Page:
Sunderland rugby players will form guard of honour in memory of teacher John
The mother of a Sunderland Rugby player who died in his sleep has paid tribute to one of his closest friends who passed away just weeks after being diagnosed with cancer.
Jamie Maclennan was found at home in December 2014. His Sunderland team-mate John Drummond died last weekend.
The 33-year-old Oxclose Community Academy design technology teacher married long-term partner Amy shortly before his death.
Jamie’s mum Karen said: “Our hearts go out to Amy, John’s parents, brother Allan and to Amy’s family.
“When I found out John had cancer it was a huge shock and then, three weeks ago, being told it was terminal has been devastating and brought back how we felt when Jamie died.”
The team dedicated its ‘Player’s Player’ award to Jamie after his death and John was the first recipient of the ‘Jamie Maclennan’ trophy: “It was no surprise ‘Jeano’ won at the end of that season,” said Karen, a fund-raiser at Grace House.
“He was unanimously chosen by all of the players.
“I also knew John the teacher and fund-raiser, as he took part in the Great North Run for Grace House, which Jamie supported. I also met John on a few occasions when I visited Oxclose Community Academy as the school supported Grace House and that was where John taught.
“John was a prominent player at Sunderland Rugby and trained with our younger son Aidan who is eighteen. From the tributes we have seen he will be so sadly missed - his smile, presence, generosity, kindness, love, compassion and patience are just some of the qualities ‘Jeano’ will be remembered for.”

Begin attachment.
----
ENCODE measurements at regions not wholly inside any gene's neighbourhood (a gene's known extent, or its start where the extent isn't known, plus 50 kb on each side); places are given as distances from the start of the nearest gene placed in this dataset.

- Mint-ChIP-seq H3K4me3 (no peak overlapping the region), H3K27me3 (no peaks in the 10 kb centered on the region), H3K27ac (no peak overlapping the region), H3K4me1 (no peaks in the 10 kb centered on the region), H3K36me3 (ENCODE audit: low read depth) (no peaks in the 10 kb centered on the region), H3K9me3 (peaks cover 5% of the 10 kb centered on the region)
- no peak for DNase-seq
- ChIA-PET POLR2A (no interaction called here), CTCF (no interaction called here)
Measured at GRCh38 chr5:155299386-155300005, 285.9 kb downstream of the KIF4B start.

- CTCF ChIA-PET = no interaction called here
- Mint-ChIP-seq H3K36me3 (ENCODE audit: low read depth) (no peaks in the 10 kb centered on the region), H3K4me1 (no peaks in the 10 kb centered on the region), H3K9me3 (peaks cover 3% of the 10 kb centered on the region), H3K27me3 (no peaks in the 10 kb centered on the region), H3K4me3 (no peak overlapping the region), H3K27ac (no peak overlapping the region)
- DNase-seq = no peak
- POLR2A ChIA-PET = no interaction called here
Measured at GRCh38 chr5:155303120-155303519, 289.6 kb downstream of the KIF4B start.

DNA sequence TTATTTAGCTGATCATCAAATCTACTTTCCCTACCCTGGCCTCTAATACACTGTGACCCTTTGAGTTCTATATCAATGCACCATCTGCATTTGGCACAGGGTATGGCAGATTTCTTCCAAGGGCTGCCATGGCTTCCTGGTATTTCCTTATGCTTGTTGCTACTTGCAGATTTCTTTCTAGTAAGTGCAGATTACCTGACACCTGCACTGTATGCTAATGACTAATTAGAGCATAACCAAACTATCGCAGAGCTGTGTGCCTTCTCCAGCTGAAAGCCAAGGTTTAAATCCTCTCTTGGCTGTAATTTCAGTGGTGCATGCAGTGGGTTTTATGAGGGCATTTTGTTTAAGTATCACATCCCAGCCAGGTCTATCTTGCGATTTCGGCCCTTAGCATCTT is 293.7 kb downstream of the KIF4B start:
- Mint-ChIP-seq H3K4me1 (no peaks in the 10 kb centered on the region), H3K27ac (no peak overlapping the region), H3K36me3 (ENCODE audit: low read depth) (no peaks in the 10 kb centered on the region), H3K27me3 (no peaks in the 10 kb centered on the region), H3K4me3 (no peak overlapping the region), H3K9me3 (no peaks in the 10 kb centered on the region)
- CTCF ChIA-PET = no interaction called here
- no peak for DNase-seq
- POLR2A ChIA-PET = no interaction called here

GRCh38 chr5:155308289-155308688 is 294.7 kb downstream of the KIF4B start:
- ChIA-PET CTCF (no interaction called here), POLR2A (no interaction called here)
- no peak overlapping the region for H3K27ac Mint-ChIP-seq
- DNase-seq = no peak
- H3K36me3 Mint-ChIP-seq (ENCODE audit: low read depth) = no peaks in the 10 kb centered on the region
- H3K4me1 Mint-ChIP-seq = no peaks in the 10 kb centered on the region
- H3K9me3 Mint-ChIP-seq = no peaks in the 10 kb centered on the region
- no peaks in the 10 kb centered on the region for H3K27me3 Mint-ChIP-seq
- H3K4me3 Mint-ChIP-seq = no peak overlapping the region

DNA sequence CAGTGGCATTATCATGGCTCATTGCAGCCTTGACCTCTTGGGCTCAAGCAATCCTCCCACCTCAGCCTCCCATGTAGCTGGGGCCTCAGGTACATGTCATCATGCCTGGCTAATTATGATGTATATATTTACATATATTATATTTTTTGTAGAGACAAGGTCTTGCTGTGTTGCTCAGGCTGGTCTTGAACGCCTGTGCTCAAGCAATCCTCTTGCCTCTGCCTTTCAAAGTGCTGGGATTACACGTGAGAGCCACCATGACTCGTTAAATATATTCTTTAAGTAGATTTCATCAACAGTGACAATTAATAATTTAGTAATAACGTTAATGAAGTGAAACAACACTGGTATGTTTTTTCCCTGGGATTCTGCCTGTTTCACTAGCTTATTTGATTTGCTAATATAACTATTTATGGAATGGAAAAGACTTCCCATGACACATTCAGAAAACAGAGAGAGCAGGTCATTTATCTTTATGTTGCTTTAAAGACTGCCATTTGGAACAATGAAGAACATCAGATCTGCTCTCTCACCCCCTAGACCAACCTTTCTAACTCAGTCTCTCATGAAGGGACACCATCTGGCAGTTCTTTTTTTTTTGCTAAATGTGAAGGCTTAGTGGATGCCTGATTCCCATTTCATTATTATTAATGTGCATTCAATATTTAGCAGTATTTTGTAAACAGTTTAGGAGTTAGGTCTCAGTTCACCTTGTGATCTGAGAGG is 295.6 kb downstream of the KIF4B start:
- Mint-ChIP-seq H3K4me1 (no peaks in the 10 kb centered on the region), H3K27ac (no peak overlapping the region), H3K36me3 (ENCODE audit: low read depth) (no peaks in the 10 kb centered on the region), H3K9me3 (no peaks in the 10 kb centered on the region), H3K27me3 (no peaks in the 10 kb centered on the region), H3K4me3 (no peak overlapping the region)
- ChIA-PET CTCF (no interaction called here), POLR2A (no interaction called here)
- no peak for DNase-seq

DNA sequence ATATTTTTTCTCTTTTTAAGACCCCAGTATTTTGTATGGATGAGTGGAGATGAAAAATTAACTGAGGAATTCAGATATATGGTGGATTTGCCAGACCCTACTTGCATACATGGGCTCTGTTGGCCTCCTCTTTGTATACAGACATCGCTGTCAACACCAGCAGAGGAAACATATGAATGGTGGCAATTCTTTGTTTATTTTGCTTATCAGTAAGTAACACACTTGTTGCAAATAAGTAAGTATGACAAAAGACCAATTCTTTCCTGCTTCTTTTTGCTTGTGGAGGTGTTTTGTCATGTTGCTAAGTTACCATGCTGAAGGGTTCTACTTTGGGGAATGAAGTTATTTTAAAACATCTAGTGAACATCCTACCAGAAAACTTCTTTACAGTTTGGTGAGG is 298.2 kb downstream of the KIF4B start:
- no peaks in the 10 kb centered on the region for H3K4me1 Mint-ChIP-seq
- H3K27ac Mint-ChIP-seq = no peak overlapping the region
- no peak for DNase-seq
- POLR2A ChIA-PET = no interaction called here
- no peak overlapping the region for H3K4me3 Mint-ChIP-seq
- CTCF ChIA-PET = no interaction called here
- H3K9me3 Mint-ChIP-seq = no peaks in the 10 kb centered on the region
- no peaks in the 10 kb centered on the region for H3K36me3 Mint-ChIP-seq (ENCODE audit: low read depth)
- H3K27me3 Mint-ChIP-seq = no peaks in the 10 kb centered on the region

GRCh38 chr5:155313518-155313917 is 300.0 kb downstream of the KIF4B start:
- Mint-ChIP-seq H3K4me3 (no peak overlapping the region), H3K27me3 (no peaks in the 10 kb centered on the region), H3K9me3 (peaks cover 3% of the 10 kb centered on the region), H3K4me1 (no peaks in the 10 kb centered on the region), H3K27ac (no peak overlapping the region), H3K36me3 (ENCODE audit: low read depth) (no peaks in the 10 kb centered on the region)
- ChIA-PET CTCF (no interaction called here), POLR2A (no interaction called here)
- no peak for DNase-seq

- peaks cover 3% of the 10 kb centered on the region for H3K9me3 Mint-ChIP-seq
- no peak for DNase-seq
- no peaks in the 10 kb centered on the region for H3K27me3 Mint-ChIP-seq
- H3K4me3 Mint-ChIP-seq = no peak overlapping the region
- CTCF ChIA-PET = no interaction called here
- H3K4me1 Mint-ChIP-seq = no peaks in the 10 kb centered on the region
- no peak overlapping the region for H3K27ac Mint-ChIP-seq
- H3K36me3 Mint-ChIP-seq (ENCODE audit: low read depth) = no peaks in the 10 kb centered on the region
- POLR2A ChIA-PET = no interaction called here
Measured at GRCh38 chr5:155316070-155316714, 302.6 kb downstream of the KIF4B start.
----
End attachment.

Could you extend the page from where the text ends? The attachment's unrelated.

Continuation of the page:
Players from the club will form a guard of honour at Sunderland Crematorium at 10.30am on Tuesday.
Club chairman Paul Geehan paid tribute to a man he described as ‘unique.’
“John signed in 2005. He was a university student - his dad went to the same university when it was a poly and did basically the same course that John did,” he said.
“John played for Kirkby Stephen over in Cumbria but with all the travel, it was easier to come to the club. His friends all played here, so he joined us too.
“He started off in the second team and played in the development squad for under 21s, then he went from there to the first team.
“I described him as unique. He was popular amongst everybody. He used to help out with the junior side and worked with the under 15, 16s and 17s.”
John was no stranger to the trainer’s magic sponge: “He used to get injured quite easily and we would have to patch him up or take him to the hospital,” said Paul.
“He will be sadly missed. He had his own little song that he uses to sing, which can’t be repeated - but that was him.
“To get the news we got some weeks ago was unbelievable, but to the end, he was a fighter. He was a gentleman on and off the field.
“It has had a real impact. It has really shocked us.
“The rugby club is a massive family and we have done what every other family would do, and that is to look after each other.”